3. Intestinal Mucus and Mucins

Intestinal mucus is a highly hydrated aggregate that serves as the frontline of innate host defense against endogenous and exogenous irritants, microbial attachment and invasion, but allows for the transport of nutrients. Mucins act as the main structural component of the intestinal mucus layer and are secreted mainly by goblet cells that are dispersed throughout the epithelial layer. Mucins are the key polymeric, viscoelastic and protective components of mucus. In addition to mucins, mucus is comprised of water, ions, and molecules of the immune systems such as immunoglobulin A (IgA) and anti-microbial peptides, which facilitate the clearance of pathogenic organisms [22,23,24,25,26].

Mucins are large glycoproteins with an average molecular mass of 2 × 106 Daltons [27] that assemble into a protective gel-like layer that extends upwards to 150 μm of the epithelial surface [28]. Mucin glycoproteins consist of linear or branched oligosaccharide chains attached to a protein core containing a very distinct composition of amino acids. Serine (Ser) and threonine (Thr) are even more prevalent in core proteins, making up 41% of the molecule in humans [29] and 57% in rats [30]. Both Ser and Thr have side chains that contain hydroxyl groups that are involved in linking oligosaccharide chains to the protein viaO-glycosidic bonds [31]. Core proteins also contain a high percentage of proline (Pro), aspartic acid (Asp) and glutamic acid (Glu). The oligosaccharide side chains are formed by five sugars: fucose (Fu), galactose (Gal), N-acetylgalactosamine (GalNAc), N-acetylglucosamine (GlcNAc), and sialic acid (SA). These sugars form linear or branched arrays of 2–12 sugar residues that are attached via an O-glycosidic bond between Ser or Thr in the protein and GalNAc.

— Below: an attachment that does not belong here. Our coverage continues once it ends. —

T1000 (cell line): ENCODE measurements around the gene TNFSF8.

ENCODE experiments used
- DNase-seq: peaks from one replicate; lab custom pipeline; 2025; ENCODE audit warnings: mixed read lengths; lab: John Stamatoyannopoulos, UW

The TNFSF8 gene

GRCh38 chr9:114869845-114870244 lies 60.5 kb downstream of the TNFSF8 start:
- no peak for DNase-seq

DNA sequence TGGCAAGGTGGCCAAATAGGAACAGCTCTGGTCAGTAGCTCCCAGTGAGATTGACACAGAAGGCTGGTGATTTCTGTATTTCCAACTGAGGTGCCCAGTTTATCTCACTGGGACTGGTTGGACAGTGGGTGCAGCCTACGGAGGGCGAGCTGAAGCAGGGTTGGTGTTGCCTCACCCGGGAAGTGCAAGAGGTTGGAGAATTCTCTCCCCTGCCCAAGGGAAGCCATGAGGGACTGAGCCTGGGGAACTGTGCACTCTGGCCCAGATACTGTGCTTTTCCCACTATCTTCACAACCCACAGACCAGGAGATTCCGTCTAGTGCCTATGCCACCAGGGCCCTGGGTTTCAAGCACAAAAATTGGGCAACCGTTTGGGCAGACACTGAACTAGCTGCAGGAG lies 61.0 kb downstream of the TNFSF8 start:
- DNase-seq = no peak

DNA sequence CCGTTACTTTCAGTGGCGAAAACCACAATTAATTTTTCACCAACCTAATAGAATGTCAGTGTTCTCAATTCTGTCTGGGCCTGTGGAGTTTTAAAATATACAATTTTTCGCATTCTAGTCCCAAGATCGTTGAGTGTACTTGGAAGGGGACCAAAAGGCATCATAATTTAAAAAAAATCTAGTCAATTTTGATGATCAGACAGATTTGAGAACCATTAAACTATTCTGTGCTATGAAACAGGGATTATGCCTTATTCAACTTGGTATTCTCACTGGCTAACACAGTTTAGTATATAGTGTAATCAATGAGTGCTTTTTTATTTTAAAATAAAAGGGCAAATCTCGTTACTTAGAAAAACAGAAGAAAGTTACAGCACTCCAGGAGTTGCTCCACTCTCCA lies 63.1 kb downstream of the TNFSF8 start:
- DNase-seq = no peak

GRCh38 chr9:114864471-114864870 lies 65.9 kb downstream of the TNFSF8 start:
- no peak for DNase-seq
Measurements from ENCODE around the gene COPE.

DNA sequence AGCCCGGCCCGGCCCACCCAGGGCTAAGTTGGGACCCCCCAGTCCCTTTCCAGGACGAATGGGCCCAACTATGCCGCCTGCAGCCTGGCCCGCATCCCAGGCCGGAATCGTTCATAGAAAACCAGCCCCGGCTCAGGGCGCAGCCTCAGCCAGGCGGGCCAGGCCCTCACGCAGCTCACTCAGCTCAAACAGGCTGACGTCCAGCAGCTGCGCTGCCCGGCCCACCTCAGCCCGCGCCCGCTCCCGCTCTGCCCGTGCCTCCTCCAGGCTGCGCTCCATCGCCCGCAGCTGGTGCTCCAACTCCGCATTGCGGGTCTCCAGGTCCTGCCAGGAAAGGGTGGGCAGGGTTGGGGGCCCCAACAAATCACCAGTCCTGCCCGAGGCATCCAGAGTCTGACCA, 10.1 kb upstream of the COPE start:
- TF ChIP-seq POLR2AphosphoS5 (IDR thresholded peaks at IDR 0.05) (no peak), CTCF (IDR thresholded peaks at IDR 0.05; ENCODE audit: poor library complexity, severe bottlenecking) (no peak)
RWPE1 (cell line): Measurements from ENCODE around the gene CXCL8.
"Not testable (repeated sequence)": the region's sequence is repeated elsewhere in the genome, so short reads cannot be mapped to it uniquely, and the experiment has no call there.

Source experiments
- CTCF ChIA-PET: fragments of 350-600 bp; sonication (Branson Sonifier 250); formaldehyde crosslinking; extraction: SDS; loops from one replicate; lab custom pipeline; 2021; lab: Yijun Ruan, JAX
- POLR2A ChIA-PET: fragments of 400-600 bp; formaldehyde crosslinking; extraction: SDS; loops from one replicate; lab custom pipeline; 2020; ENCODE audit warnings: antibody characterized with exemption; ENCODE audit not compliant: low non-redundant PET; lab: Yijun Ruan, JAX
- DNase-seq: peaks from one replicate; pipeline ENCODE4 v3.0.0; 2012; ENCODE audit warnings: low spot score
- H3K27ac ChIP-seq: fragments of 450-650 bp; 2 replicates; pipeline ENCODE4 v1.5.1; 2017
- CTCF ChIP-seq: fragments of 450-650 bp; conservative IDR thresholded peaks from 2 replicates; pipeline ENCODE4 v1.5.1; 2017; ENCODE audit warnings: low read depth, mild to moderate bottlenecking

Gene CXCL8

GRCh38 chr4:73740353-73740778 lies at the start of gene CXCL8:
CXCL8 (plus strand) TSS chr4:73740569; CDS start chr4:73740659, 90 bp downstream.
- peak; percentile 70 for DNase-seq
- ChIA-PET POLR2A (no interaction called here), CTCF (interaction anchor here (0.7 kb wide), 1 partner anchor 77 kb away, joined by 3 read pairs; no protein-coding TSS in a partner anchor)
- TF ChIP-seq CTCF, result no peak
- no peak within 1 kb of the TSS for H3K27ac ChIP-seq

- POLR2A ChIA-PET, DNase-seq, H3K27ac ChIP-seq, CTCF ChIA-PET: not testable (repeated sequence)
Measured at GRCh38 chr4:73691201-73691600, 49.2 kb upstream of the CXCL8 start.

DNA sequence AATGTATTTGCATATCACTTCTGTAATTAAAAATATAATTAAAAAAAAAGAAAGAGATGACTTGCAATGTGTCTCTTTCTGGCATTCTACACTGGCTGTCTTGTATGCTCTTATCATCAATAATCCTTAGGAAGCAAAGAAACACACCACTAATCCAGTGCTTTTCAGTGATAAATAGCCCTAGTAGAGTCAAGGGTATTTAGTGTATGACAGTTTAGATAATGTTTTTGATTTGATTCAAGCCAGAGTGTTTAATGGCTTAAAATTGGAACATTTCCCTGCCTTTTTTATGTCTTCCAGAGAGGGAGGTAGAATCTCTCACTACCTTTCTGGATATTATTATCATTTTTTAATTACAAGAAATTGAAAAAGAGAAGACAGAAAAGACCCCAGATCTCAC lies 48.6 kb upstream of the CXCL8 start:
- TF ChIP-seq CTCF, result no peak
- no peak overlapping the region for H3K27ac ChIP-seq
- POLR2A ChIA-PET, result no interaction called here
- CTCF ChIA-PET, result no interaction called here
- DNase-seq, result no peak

4. Goblet Cells and Mucins in Intestinal Infections

4.1. Parasitic Infections

Changes in goblet cell response and mucin production are observed in many intestinal infections caused by parasites, bacteria, and viruses. Hyperplasia of mucin-secreting goblet cells has been described in a number of helminth parasitic infections including Ascaris galli [32], Trichinella spiralis [33,34], Nippostrongylus brasilensis [2,35,36], and Trichuris muris [37,38]. In addition to an increase in goblet cell numbers, qualitative changes in the composition of mucins in goblet cells are observed during infection with N. brasiliensis. Here, the composition of intestinal goblet cells changes from containing neutral to acidic (sulphated) mucins and alteration of terminal sugars of goblet cell mucins has been observed around the time of worm expulsion [39,40]. Putative mechanisms underlying the protective role of mucins against parasites include the demonstration of trapping of worms in the mucus and inhibition of parasite motility and feeding capacity [2,41]. In addition to enhancing the mucus barrier, goblet cells may play a role in immune activation by presenting luminal antigens to lamina propria dendritic cells [42].